He wanted to do a discovery run (not even as polished as a dry run) to figure out how his content should flow, which slides should go where, and when to play which questions in the course of the webinar. (The screencap on the side is one of his AllPlay Web questions.)
And--as with any first time--there were some hiccups. We found ourselves seeing some of the questions only to have our host say, "Whoops, I haven't covered that yet!" and switching quickly back into the content. However, two things happened:
1. We were surprised how competitive we got, considering that we had NO knowledge of the dry topic. We really focused in on the details and data of the webinar--knowing that things may be covered later. We found ourselves taking notes (with specific details of content WE DIDN'T CARE ABOUT) in order to get correct answers.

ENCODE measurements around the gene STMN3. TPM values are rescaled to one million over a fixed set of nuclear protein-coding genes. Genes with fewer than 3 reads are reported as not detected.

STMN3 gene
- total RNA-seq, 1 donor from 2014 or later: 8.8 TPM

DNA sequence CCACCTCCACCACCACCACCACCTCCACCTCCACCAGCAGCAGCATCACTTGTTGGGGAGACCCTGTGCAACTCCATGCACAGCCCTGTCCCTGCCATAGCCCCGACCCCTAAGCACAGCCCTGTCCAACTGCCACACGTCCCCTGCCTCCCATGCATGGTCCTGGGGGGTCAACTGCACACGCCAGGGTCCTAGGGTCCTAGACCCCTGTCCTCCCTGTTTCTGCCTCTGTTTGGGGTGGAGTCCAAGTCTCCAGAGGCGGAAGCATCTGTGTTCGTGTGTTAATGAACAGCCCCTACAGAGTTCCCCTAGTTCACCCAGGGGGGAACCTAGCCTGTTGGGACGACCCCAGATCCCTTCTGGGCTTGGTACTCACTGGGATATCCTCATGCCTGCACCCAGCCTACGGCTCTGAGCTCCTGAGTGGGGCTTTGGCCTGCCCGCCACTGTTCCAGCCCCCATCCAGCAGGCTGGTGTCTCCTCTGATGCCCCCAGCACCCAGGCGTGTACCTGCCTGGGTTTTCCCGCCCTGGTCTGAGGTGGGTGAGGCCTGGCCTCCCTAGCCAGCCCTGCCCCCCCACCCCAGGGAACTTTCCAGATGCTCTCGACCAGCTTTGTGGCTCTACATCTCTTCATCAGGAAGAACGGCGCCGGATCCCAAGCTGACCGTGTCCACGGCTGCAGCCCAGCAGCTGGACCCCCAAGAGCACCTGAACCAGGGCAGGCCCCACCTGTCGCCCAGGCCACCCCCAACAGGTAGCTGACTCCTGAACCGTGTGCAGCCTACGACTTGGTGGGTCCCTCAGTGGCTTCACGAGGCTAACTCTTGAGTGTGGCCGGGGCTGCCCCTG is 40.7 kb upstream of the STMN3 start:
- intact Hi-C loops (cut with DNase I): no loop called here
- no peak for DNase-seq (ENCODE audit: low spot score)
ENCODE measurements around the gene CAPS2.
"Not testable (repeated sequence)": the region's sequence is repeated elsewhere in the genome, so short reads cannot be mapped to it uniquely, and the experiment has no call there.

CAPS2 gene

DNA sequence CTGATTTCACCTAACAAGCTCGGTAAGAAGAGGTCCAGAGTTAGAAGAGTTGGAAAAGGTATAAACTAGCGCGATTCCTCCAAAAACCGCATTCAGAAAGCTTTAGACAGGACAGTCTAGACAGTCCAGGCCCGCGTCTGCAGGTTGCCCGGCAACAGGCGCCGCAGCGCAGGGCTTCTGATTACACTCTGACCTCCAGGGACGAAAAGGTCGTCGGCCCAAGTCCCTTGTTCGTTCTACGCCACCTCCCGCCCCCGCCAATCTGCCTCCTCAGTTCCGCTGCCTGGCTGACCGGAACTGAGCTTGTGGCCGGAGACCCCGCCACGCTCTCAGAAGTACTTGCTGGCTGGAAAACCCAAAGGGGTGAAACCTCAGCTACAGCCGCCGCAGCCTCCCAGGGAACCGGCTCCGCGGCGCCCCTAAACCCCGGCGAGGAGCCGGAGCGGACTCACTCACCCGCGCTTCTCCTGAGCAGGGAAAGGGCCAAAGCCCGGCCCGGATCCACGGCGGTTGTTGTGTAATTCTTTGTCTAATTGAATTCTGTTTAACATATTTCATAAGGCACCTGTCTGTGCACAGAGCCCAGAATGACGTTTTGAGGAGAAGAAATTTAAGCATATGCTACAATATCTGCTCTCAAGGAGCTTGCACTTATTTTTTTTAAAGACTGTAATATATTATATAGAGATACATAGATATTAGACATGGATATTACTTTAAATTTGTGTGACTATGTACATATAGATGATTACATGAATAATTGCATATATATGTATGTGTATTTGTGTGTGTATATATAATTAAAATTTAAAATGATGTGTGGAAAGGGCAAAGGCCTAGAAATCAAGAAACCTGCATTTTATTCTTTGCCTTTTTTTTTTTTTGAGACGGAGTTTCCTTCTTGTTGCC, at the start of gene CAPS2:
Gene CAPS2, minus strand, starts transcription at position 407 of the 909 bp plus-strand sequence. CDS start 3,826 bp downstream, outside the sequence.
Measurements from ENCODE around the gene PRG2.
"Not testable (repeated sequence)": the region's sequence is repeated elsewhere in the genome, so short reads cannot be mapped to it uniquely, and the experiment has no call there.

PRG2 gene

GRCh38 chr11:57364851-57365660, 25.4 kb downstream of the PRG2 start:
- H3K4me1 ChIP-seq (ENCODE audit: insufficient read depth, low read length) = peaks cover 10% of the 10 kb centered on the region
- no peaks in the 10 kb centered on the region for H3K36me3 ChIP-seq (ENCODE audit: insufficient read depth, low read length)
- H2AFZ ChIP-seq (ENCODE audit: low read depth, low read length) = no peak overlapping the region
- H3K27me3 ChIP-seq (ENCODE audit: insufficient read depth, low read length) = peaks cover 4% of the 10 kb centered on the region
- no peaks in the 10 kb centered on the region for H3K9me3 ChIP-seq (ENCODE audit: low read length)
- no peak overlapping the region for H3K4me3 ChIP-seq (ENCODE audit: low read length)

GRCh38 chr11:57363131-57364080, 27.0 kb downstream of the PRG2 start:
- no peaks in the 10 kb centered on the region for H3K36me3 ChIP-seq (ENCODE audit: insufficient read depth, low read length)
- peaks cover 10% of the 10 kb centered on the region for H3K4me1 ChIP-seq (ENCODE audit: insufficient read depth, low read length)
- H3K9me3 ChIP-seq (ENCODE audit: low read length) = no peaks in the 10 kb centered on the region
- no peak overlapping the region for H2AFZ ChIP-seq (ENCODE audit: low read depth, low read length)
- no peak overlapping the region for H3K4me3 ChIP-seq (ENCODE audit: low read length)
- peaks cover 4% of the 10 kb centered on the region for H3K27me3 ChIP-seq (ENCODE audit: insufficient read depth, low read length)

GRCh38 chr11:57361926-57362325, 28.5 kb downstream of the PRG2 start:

2. Related to the mistake of showing questions before their time: We became laser-focused in on that content. We knew we were going to find the answer somewhere in the webinar material coming up, so we payed extra-close attention to getting those questions answered.
So what are the implications of our accidental discovery?
- It's definitely important to pre-frame the game at the beginning of the webinar. Tell the participants right away that they'll be playing a game--competing against each other.
- There's really no substitute for competition. We felt compelled not just to interact (i.e. like with polling) but to get the *right* answer to demonstrate our attention. There was skin in the game, so to speak.
- It's not a bad idea to preview which questions are going to be in the game before the content is covered. Especially if there is content you want to be sure to focus on or highlight. It's not tipping your hat, it's shifting the attendee focus to the most important place.